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B Graph of lines going through the origin

  1. May 4, 2017 #1
    Here is an explanation about drawing the graphs of linear lines which, I think, incorrect. So would you check it?

    "If graph, such as y=7x, goes through the origin, it has only one intercept, and other points will be needed for graphing." I think other points will not be needed because lines such as y=7x can easily be plotted.

    Source: Algebra and Trigonometry by Keedy/Bittinger 4th edition.

    Thank you.
     
  2. jcsd
  3. May 4, 2017 #2

    scottdave

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    I think what they are trying to say is if you get two points, then you can just connect the dots. For example this line: y = 7x + 14. Set y equal zero to get the x intercept at (-2,0) then set x equal to zero to get the y intercept at (0,14). Then just get a straight edge and connect the two points.

    With something like y = 7x, you will have to plug in another value for x or y and calculate an extra point {the origin is one of the points on the line}. I think that is what they mean by "other points will be needed".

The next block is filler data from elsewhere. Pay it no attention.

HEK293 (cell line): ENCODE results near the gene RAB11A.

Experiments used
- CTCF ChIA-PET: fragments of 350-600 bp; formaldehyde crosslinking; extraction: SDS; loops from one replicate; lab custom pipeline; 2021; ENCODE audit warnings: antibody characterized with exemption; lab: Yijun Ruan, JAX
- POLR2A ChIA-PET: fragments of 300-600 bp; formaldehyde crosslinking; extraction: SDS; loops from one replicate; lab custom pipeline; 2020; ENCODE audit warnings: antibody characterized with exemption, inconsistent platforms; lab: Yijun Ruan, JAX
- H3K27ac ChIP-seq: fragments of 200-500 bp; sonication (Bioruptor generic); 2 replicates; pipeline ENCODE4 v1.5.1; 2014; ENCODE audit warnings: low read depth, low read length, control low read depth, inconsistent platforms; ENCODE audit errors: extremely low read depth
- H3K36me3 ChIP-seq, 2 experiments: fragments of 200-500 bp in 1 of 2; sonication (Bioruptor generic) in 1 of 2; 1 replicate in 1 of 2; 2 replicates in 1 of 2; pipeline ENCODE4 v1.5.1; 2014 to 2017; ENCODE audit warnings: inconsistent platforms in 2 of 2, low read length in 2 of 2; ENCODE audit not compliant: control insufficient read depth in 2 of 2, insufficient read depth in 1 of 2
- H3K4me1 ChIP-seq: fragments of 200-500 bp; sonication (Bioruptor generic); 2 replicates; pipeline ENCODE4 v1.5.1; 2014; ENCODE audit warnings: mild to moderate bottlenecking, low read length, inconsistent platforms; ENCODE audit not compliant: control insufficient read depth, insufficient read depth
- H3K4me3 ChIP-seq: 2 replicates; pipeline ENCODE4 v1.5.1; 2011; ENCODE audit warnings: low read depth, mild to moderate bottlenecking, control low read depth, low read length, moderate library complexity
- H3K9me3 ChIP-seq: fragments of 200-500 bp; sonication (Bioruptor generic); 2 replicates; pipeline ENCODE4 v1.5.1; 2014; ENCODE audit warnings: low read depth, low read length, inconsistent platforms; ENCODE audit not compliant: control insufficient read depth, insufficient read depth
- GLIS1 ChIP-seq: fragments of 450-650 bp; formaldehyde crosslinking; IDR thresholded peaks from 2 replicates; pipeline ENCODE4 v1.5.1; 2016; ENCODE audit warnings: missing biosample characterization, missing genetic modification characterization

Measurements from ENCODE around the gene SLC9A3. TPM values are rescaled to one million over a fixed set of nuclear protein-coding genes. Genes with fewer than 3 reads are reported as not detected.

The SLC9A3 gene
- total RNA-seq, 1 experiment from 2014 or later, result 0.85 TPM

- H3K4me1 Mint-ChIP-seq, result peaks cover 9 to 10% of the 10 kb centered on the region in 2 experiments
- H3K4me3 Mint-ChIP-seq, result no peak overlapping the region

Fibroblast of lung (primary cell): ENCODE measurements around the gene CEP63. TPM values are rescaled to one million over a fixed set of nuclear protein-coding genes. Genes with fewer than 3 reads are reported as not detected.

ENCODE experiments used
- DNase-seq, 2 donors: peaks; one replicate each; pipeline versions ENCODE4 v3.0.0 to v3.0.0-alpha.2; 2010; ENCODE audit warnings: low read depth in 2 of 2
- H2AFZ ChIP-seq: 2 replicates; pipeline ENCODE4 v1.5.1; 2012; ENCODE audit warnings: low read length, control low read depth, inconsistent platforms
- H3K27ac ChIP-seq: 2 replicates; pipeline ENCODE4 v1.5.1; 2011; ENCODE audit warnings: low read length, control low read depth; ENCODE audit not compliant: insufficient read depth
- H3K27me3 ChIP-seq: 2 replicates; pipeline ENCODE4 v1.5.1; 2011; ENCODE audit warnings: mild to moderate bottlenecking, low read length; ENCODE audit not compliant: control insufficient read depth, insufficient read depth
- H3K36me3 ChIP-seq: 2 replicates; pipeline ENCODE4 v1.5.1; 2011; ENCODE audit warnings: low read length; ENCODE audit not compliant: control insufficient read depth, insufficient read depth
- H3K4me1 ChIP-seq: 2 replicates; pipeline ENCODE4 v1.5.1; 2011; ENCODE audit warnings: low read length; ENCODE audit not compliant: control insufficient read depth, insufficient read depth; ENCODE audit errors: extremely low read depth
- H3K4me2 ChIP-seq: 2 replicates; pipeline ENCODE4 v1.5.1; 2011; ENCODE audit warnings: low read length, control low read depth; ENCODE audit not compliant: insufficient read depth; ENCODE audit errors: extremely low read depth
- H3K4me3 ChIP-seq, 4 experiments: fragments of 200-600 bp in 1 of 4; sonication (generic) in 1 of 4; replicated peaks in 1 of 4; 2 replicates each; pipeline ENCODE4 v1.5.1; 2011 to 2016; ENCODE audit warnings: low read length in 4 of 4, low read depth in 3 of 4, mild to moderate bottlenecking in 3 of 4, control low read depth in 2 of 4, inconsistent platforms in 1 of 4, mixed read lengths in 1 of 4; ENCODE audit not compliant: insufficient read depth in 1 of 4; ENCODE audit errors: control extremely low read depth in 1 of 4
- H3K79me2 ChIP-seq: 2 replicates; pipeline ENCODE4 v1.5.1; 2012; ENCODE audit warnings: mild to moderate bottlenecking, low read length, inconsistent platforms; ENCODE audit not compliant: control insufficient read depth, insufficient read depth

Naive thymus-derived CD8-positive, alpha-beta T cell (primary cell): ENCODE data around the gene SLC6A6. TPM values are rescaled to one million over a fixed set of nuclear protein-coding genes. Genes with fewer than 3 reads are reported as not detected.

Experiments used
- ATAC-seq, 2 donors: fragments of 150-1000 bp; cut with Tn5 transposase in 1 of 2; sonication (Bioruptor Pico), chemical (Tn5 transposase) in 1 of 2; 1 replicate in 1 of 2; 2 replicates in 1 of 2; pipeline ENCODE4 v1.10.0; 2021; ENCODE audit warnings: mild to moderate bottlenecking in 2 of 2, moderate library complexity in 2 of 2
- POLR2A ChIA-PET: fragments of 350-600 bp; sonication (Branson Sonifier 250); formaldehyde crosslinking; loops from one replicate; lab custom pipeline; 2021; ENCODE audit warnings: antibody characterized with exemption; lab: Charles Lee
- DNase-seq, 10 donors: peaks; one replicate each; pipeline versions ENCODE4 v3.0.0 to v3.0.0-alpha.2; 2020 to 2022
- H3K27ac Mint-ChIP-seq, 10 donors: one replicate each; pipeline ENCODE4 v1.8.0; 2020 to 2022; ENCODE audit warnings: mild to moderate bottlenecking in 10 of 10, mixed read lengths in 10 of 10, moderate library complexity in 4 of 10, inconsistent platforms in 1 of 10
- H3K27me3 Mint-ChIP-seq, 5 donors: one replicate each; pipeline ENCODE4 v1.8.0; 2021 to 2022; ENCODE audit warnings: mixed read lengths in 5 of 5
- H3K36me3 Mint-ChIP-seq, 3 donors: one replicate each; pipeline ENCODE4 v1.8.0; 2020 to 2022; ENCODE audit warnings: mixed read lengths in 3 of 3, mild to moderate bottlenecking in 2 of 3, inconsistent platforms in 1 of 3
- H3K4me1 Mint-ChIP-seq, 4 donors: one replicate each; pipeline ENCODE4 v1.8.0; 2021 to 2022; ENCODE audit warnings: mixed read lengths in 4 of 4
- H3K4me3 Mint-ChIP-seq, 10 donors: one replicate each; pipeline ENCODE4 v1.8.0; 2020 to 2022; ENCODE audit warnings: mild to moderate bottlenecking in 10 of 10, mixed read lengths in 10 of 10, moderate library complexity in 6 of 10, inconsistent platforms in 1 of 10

4. May 4, 2017 #3
    You are right but I thought it could be drawn if we caught the right direction or angle.

    Thank you.
     
  5. May 4, 2017 #4

    scottdave

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    Still, if you say that you are going to move in the direction of slope 7, you would move to the right 1 unit and up 7 units. This in effect creates another point on the line. It's not that the book is absolutely wrong. What the book described is one way to plot the line.
     
  6. May 4, 2017 #5

    fresh_42

    Staff: Mentor

    Yes. And how do you use direction or angle? You use them to find a way to place your ruler, that gives you a second point somehow.
     
  7. May 5, 2017 #6
    But if you somebody do it by pencil, I think they would not create a once more point, they draw a part of the line and they would have created infinitely many points.

    Thank you.
     
  8. May 5, 2017 #7

    Nidum

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    Line graph.jpg

    To place a straight line on a graph you just need the coordinates of any two well separated points on that line .
     
  9. May 5, 2017 #8

    Mark44

    Staff: Mentor

    What they're saying here is that lines of the form y = mx, with m ≠ 0, have the x-intercept and the y-intercept at the same point -- the origin. In contrast, the line y = 2x + 4 has intercepts at different places, making it easier to graph the line.

    For the equation y = 7x, one point is at (0, 0), and it's easy to get another point by substituting a value for x, and calculating the y value. Doing this, we can see that the graph goes through (1, 7) and (2, 14). Any value you put in for x gives a corresponding y-value.
     
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